It’s a love relationship… not carnal love… spiritual love. God is spirit (John 4:24). And those who worship (love) Him, worship in spirit and in truth (John 4:23). God seeks worshipers (John 4:23). Not in a worldly, egocentric way, like some earthly leaders, who demand obeisance devoid of affection (Mark 10:42-44), but in a profoundly loving way, imbruing the worshipers with joy. Remember, we love Him, because He first loved us (1 John 4:19). The worship of God involves an exchange of unadulterated love and inexpressible joy (1 Peter 1:8 NIV).
God made a way for us to enter into the Spirit of Holiness, cleansing us from all sin and unrighteousness by the blood of Jesus Christ, who laid down his life to pay for our redemption. So, we lay down our carnal lives (already damned to death because of sin) and take them up again in the Spirit with Him—essentially trading our death for His life (Matthew 10:39).
What’s important is how we live daily—either by the Spirit or by the flesh (our carnal nature). Not as if it’s optional without consequence, because the scriptures warn: “For the one who sows to his own flesh will reap destruction from the flesh, but the one who sows to the Spirit will reap eternal life from the Spirit” (Galatians 6:8).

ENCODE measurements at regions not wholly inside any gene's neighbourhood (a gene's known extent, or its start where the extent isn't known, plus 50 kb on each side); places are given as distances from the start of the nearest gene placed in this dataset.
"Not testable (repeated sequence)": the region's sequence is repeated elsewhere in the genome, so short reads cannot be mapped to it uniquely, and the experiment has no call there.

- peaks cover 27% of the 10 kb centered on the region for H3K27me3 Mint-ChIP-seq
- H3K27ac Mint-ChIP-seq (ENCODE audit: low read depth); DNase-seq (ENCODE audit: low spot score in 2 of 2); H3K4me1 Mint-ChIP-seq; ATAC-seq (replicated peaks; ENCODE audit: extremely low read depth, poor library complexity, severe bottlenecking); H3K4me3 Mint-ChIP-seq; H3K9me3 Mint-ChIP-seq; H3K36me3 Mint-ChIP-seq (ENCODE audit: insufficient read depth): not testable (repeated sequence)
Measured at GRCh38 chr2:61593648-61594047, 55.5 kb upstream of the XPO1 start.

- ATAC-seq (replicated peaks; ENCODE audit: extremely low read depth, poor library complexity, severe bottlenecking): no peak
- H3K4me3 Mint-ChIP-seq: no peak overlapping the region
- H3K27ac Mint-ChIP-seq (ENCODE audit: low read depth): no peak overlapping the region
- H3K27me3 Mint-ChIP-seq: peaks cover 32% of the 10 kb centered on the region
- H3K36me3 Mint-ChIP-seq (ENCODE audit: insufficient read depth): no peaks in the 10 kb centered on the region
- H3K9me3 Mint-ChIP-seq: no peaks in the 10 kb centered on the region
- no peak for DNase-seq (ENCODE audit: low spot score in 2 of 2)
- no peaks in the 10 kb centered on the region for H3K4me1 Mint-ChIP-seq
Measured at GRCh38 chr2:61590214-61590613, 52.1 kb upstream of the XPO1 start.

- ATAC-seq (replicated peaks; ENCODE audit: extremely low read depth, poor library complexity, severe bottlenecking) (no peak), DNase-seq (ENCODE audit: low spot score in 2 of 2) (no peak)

The point, here, is how we live will determine how God shows up when we pray for revival.
In 2 Corinthians (5:16-7), the apostle Paul explained, “… from now on we regard no one from a worldly point of view” (NIV) … “if anyone is in Christ, he is a new creation; old things have passed away; behold, all things have become new” (NKJV).
As members of Christ’s body (his arms, his legs, his mouth, his ears, his eyes, etc.), we carry out God’s will on earth as it is in heaven. That is, we take the authority He gave us (Luke 10:19) and speak the message of God in power and demonstration of the Spirit (1 Corinthians 2:4). We’ve been empowered to bind the “the enemy”—the rulers, authorities, and powers of this dark world and spiritual forces of evil in the heavenly realms (Ephesians 6:12)—and plunder his goods, i.e., set souls free (Mark 3:27 NKJV).
We must not focus internally. We must be about our Father’s business… (John 5:17) reaching our communities, mindful of who we are—that is, what it means to be born again, a new creation, filled with the Spirit of God, in love with Christ, and laboring with Him to fulfill God’s will.
Counting the cost
A time is coming and is now that Jesus asks, “Am I first?” Recall His admonition to the church at Ephesus: “Yet I hold this against you: You have forsaken the love you had at first. Consider how far you have fallen!” (Revelation 2:4-5 NIV)
Let’s not be like the contemporaries of Jesus of whom He said, “You know how to interpret the appearance of the sky, but you cannot interpret the signs of the times” (Matthew 16:3 NIV).
Spiritual battles are now raging and revival winds are now blowing… Are we ready? Have we counted the cost? Let’s get our spiritual priorities in order. Let’s embrace our first love and pray for His presence. Let’s prepare to be used by the Master as vessels of honor in His house (2 Timothy 2:21) to reap a harvest in our community, in our nation, and in our world.